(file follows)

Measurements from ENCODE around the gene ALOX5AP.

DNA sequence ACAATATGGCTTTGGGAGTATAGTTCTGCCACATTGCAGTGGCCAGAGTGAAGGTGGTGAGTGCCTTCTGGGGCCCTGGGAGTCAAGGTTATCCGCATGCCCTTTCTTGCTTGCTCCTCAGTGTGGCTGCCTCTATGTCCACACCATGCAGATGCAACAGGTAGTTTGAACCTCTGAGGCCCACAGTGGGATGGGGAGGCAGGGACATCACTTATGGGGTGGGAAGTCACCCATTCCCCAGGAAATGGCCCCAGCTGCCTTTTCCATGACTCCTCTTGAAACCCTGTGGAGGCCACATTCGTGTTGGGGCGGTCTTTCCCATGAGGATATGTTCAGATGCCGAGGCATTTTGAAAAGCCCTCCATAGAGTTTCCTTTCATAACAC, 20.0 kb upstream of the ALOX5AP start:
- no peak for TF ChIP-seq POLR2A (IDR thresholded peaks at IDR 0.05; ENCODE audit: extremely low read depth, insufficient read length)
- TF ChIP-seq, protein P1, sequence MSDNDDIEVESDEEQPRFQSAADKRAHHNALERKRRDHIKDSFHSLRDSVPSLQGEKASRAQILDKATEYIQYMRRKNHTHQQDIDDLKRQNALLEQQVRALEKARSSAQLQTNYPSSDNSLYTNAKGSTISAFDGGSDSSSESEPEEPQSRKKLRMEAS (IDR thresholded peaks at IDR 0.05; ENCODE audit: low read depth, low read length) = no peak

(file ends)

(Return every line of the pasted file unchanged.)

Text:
Measurements from ENCODE around the gene ALOX5AP.

DNA sequence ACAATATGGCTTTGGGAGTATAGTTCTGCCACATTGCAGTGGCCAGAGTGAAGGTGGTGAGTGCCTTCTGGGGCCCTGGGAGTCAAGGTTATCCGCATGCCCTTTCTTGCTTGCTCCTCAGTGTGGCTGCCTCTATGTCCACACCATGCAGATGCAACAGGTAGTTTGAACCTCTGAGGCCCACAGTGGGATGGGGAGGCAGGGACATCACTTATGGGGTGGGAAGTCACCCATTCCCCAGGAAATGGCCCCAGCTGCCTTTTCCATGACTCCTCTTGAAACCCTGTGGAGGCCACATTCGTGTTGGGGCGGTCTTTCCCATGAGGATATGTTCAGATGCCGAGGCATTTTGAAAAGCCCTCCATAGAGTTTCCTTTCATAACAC, 20.0 kb upstream of the ALOX5AP start:
- no peak for TF ChIP-seq POLR2A (IDR thresholded peaks at IDR 0.05; ENCODE audit: extremely low read depth, insufficient read length)
- TF ChIP-seq, protein P1, sequence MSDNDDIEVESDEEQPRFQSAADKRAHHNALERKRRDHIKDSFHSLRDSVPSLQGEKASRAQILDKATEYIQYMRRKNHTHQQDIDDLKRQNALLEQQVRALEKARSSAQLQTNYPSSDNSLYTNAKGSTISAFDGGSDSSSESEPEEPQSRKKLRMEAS (IDR thresholded peaks at IDR 0.05; ENCODE audit: low read depth, low read length) = no peak